I've spent quite a few hours reading over your information and questions regarding African dwarf frogs, but nothing seems to be quite the answer I needed. I have three ADFs living in a 5.5 gallon aquarium with one Betta.
It is filtered and heated to 80 degrees.
<Sounds good.>
Recently I caught my male "hugging" one of my females about 36 hour s ago.
<Amplexus.>
He held on for about 3 hours, and she laid 4 eggs (which were apparently not fertilized).
<Quite possibly.>
Ever since then, she has not eaten, and has a bump on her back, which is right above her tailbone, and is pointy in shape rather then round and soft.
<The bump may well be a result of Amplexus. Post-mating, female frogs can/do become relatively inactive.>
Until this morning her vulva appeared very swollen. For several hour after he let her go she would go upside down at the surface and hip thrust at the air, like she did when he was attached, but that behavior has stopped. The other two frogs and Betta seem to be doing fine, with ph at 7.6, no ammonia or nitrites. I feed a variety of frozen thawed bloodworms, Mysis, and brine shrimp, and I've no doubt they occasionally steal some Betta pellets.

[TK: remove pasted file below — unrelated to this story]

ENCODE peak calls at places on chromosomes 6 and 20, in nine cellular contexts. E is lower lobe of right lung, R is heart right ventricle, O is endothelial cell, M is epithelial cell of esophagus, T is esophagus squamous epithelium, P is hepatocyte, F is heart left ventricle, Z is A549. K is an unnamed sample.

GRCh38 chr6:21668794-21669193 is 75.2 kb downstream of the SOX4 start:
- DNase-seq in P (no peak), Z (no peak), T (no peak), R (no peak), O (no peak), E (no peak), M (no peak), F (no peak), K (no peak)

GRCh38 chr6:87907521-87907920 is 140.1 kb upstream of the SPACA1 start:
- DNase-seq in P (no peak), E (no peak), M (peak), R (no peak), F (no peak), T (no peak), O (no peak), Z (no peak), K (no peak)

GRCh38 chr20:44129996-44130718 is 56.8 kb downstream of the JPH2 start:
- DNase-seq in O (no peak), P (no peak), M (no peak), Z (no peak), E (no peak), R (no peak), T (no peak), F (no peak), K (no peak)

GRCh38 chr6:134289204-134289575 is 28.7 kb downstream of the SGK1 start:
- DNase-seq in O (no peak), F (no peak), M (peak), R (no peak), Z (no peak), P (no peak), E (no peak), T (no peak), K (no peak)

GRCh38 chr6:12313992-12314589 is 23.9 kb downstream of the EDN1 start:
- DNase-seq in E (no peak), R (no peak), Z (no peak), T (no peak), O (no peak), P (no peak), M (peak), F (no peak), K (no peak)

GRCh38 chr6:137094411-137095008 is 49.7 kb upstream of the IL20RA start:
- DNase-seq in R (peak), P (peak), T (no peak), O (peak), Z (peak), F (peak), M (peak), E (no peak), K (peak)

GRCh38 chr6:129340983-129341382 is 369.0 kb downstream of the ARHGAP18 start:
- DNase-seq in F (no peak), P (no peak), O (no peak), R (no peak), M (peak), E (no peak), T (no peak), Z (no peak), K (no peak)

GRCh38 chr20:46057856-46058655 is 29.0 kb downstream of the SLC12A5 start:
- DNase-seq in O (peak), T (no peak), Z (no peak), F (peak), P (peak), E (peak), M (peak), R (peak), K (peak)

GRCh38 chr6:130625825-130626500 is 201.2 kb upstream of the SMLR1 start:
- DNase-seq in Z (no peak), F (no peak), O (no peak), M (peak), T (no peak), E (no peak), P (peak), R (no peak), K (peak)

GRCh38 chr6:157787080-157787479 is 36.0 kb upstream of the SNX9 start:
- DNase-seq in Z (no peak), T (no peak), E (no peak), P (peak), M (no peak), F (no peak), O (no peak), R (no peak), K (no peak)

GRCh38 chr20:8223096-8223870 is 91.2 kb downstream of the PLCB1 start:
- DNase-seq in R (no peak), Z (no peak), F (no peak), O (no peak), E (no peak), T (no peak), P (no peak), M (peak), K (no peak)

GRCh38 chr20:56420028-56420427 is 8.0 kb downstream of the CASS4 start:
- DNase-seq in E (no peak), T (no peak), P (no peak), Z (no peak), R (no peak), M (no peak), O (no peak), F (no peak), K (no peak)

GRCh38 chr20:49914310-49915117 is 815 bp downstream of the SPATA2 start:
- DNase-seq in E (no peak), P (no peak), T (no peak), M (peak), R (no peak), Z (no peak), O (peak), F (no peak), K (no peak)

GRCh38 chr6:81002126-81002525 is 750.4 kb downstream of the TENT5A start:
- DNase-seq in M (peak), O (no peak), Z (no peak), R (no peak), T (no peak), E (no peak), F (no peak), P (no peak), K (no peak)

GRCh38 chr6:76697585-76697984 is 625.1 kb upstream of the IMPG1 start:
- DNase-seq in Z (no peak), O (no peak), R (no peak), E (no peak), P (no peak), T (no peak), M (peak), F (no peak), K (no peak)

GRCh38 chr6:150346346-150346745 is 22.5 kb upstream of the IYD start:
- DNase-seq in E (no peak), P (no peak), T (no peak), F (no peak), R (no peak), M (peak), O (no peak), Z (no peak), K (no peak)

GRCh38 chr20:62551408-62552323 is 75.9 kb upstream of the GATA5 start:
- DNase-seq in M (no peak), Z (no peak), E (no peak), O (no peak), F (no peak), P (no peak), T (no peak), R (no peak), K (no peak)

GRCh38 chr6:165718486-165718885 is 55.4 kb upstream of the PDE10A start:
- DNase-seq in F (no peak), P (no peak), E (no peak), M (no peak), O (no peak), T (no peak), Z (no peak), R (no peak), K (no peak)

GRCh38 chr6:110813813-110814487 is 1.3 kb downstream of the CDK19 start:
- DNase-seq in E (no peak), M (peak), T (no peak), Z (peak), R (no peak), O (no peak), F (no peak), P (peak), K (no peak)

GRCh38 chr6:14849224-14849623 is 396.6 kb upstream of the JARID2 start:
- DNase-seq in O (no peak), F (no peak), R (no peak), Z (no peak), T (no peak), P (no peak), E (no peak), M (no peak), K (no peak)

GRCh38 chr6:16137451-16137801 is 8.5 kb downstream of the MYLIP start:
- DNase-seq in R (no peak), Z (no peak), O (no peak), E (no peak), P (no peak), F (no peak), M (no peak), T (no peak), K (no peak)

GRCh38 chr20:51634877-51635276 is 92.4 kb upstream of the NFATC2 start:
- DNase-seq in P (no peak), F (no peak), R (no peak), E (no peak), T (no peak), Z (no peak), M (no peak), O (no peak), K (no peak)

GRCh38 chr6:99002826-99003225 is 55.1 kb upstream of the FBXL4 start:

She is also hanging around the heater at the top of the aquarium much more then usual. I'm very worried about her. Since the issues I've done 3 50% water changes, and I use Prime each time. Any help would be greatly appreciated.
<This is one of those times where "wait and see" is the best advice, in the short term anyways. Separating the female, for example in a floating breeding trap, isn't a bad idea, but keep the trap not-too-close to the heater or light otherwise there's a risk she'll overheat and suffocate. If she isn't perking up within the next day or two, write back and we'll think some more. Cheers, Neale.>

Re: African dwarf frog help please     5/27/17
Thank you so much for your fast response! It's reassuring to know they can be inactive after Amplexus, and that I've got someone knowledgeable to give advice. I'll wait and see and hope she gets better soon. The male grabbed